Imagine Florence during the Renaissance, but not in the full splendour that you see in the tourist guides. Imagine it in the bloody grip of its enemies. On the 17th of February 1520, the Florentines were suffering famine and pestilence, they were under the threat of excommunication from the Church, and under siege by the imperial troops of Charles V. As a gesture of defiance against the enemy, they proudly staged a gallant football game in Piazza Santa Croce. So as iron balls were being fired over the city ramparts, leather balls were being thrown around in the square to the animated shouts of most of the city’s population. Moreover, to be better seen and heard by the enemy encamped on the hills of Giramonte, Florentine musicians played resounding notes from the roof of the church. This historical event perfectly illustrates the competitive spirit of the city, as well as of its citizens’ passion for football.
As for the game, it has historical origins dating back, to the “arpasto,” which was carried out on sanded ground by the Roman legionaries during their free time. The only clear rules were that there were two teams; everything else revolved around contending possession of the ball. After many centuries a more structured set of rules was developed, fragmentarily passed on by historians such as Luca Landucci and Scipione Ammirato, who, among other things, memorably tell us that a game was played on the 10th of January 1491 on the frozen Arno between Ponte Vecchio and Ponte Santa Trinita’.,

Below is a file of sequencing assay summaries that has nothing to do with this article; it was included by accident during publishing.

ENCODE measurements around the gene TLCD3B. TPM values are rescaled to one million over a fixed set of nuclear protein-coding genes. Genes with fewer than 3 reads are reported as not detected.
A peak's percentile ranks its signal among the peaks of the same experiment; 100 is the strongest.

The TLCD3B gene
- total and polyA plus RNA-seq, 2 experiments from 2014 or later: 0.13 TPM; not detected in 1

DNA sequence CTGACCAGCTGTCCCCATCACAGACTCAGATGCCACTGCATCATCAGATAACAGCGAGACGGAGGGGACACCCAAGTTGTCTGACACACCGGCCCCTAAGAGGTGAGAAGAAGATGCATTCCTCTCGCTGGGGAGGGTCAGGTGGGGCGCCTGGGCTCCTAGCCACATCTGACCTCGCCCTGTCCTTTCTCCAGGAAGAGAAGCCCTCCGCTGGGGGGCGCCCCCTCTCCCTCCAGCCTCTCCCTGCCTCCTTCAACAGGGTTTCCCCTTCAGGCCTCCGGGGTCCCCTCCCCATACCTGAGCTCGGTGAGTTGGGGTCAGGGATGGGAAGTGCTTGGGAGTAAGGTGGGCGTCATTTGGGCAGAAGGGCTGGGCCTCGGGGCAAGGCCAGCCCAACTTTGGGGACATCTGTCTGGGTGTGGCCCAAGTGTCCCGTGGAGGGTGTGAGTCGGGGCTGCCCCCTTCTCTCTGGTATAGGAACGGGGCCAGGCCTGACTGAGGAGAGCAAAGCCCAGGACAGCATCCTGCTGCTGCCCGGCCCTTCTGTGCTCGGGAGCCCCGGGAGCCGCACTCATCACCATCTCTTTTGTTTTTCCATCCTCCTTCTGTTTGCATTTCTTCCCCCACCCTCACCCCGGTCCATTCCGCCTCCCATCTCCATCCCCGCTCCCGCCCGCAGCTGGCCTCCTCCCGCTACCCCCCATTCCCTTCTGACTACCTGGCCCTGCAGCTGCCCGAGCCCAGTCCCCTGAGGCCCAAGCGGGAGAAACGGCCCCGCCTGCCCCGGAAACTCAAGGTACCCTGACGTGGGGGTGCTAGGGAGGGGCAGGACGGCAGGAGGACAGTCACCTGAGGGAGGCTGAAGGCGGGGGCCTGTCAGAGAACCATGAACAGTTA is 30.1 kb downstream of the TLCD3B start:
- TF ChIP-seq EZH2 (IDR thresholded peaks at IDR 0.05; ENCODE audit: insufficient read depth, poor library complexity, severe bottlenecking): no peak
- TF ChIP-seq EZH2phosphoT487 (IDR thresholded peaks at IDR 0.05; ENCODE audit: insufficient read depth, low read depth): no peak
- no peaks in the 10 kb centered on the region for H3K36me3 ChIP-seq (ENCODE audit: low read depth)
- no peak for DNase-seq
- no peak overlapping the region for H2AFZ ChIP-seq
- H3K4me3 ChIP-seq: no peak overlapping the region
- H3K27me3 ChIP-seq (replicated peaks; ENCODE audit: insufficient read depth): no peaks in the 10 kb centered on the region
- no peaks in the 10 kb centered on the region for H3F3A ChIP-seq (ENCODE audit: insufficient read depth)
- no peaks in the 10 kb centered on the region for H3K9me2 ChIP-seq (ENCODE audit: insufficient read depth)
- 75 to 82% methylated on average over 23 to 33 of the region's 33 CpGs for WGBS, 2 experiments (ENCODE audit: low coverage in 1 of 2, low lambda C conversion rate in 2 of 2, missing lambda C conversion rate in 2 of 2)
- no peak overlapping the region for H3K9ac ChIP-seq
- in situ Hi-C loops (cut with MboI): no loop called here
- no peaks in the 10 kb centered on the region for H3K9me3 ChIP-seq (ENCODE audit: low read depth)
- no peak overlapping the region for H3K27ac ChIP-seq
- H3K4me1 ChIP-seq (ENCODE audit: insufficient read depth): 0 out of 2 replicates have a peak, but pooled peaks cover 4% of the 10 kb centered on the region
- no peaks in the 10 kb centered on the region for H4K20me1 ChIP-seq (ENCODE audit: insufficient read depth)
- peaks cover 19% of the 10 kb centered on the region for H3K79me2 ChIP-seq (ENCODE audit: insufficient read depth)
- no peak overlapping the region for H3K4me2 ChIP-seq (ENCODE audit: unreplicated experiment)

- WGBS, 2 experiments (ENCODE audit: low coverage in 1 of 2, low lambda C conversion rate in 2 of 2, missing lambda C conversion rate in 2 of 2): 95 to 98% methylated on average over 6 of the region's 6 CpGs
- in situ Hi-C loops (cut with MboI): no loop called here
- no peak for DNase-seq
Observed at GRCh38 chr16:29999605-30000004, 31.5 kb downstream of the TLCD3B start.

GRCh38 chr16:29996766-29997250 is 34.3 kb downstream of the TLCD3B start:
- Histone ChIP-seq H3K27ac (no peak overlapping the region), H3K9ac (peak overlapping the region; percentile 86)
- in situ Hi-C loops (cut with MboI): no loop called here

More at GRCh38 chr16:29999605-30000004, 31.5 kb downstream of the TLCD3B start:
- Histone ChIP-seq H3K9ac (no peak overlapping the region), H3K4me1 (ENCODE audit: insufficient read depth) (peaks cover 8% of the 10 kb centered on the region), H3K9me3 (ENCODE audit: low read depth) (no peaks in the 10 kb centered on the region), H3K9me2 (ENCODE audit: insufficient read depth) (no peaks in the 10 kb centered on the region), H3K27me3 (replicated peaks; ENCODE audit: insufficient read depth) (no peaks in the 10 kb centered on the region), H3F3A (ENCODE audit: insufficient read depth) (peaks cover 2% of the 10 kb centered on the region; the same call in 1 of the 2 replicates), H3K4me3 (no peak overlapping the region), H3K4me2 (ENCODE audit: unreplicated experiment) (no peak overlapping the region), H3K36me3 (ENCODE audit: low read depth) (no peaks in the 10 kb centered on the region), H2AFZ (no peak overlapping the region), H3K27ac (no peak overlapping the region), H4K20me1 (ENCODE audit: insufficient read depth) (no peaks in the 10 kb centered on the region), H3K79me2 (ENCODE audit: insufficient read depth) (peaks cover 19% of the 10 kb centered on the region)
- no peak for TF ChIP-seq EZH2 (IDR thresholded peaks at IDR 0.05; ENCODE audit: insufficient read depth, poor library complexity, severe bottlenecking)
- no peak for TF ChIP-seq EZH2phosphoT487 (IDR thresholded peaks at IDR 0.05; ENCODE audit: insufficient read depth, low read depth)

At this stage, the game resembled a combination of soccer and rugby with a bit of wrestling thrown in. Teams had 27 players each, and they scored goals by throwing the ball into their opponents’ net, by any means necessary. Fights would often break out between groups of players, and the team captains were called on to pacify their team-mates. In the case of a genuine melee, the Master of the Field would intervene to restore order and prevent bloodshed. This game has become a Florentine tradition that remains to this day, albeit with substantially less actual bloodshed.
It is a wild, chaotic game which occasionally involved the presence of the ball, and which was mostly a show of strength between players intent on proving the supremacy of the Quartieri that they belonged to., Historically, Florence has 4 Quartieri, which take their name from the main church in their area. The Quartiere of Santo Spirito is represented by the colour white, and its standard shows a white dove on a blue field. Santa Croce, represented by the colour blue, has a standard showing a golden cross on a blue field. Santa Maria Novella, whose colour is red, bears a golden sun on a blue field on its standard, while San Giovanni, represented by the colour green, bears the Baptistery on a blue field.